One of my big bugbears is when people talk about audio quality with DAB, it's differentiating between what it is in a good signal area… and error correction comes in - that's a reception quality issue not an audio quality issue.
We've done a questionnaire of about 7,000 people - it's probably skewed to techies and audiophiles. What that clearly showed is that people had a bigger issue with reception quality.
OK, but how much better could it be with more efficient codecs? We were promised 'CD quality audio' back in the 90s
Mistakes were made in the early days when they talked about CD quality sound. It's like Freeview, anything where you have a fixed capacity you have to strike a balance. You fit less on, so broadcasters pay more.
Why not mandate DAB+?
With DAB+ you can get better audio quality, or you can use a third of the capacity to get the same audio quality. Or a station might just decide to buy a third of the capacity. If I genuinely thought audio quality was a real issue for consumers, I'd be banging on the doors of my shareholders, but I really don't think it is.
But the efficiency benefits are very real
Yes, it could create more capacity. But capacity isn't an issue at the moment. Going back to the transmission costs, it's not automatically cheaper. Arquiva has the same costs. Today, there's spare capacity on Digital One and on the regional multiplexes.
It's a bit better, but it doesn't really move the game along - we will still need power increases. And the disadvantages are that the radios won't work. It'll destroy confidence.
Now I'd like every radio to be sold to be Profile 1. Maybe by the middle of next year, or by next Xmas, every DAB set will be Profile 1 compliant, or you can upgrade it over the air. There may come a point where you want to launch a new station and the market has enough DAB+ stations and you can mix and match, but… there's no strong reason for doing it now. The people it matters to are not a big enough market. If you want better quality you listen to your TV or get internet radio.
DAB in your car
Last summer I got a car with a factory fit DAB - I'd just got this job. I've been doing a lot more driving. I drove from the Isle of Wight to Herfordshire, we were listening to Fun kids on DigitalOne and the BBC - and I had one two second glitch somewhere on the A3. It sounded fine. The day of the Today program I drove from Hertfordshire to Oxford Circus and back again - in that whole journey there was one glitch, where it always is: a set of traffic lights on the Finchley Road.
In my wife's car around the M25 I got a lot of interference with FM, and it annoyed me having to retune.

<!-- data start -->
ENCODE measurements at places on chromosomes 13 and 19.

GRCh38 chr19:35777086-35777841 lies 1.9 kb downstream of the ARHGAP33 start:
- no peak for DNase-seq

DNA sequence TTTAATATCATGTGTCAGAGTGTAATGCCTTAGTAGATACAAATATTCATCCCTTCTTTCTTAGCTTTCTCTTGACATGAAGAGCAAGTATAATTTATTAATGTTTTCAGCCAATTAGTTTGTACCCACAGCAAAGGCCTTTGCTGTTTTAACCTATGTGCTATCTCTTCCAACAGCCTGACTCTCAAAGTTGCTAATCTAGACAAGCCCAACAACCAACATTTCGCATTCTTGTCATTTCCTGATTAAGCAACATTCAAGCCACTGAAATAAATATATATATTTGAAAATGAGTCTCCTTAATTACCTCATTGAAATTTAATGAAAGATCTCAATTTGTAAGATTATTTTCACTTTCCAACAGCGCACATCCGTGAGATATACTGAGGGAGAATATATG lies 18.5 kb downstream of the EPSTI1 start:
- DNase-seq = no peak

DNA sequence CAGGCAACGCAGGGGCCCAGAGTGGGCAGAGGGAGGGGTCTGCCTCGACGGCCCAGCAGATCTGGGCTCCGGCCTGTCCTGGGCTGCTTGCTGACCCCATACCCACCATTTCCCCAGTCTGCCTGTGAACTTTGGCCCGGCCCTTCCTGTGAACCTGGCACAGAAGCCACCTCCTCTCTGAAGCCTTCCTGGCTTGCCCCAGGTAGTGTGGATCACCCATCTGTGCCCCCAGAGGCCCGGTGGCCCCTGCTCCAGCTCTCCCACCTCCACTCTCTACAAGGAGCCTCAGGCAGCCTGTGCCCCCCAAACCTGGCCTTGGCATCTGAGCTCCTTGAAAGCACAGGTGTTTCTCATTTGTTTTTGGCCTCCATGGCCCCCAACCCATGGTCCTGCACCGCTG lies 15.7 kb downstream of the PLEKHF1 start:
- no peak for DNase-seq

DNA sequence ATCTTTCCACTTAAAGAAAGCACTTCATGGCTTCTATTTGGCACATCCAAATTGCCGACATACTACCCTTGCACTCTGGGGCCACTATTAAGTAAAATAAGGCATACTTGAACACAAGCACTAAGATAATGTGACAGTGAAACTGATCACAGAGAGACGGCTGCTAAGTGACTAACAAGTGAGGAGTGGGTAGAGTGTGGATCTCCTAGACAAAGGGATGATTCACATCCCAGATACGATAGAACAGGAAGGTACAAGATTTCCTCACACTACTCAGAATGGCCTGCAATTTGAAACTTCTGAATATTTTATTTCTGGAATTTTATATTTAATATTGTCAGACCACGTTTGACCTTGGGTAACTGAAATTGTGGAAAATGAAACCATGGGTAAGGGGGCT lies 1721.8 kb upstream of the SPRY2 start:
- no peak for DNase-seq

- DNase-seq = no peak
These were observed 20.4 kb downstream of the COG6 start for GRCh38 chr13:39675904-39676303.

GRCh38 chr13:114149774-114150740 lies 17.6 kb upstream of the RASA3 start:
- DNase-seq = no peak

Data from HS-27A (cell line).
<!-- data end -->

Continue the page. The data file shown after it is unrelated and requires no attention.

Better hardware... and WiFi
You can buy an Argos DAB radio for £24.99 but we think that needs to be down to £15 to £20. If you're looking at a Phillips branded DAB set you're looking at £50. Customers need better information and better marketing.
Where we're seeing a lot of growth is microsystems with DAB. Selling more. We've seen loads of manufacturers coming into it. Gear4 and Altec Lansing are bringing out DAB sets with iPod docks. Yamaha are coming back into the market. There's some nice kit coming out - new Philips and new Sonys are there.
We need better adapters. People talk about the Pure Highway car adapter, but cars are also getting Bluetooth fitted as standard, that will help. But also SatNavs. TrafficMaster have found they can push 30 to 40 times the data over the DAB TPEG [data path] than they can with analog RDS. It's another example of how moving to digital can let you do different things.
And you're not worried about WiFi?
I'd love every DAB radio to have WiFi- for that return path. But a lot of retailers are reducing their WiFi radio stocks because they're not selling; 40,000 were sold last year, and that includes DAB sets with WiFi. That's 6,000 a month. What the retailers are seeing is that people aren't buying standalone WiFi radios.
It's almost a decade since the Psion Wavefinder and we wrote at the time how that data capability could be exploited. It never has been really...
We haven't as an industry been able to paint a picture of what you can do with digital radio.
When some people hear data the first reaction is to put a web browser in the device. But people won't sit there staring at their radio. One of the good things about radio is that it's one of the few media that you can do while doing something else.
Over the next few months you will get a colour touch screen DAB radios - and it's so if you're doing something and hear a competition, or an advert, you don't want to interact with it then but you can tag something you hear for later. It could be a competition or an advertisement. The radio knows exactly what station you were listening to, at what time, the station will know what was being broadcast, so later on that day, you can get email. People will see you can't do that on an FM radio.®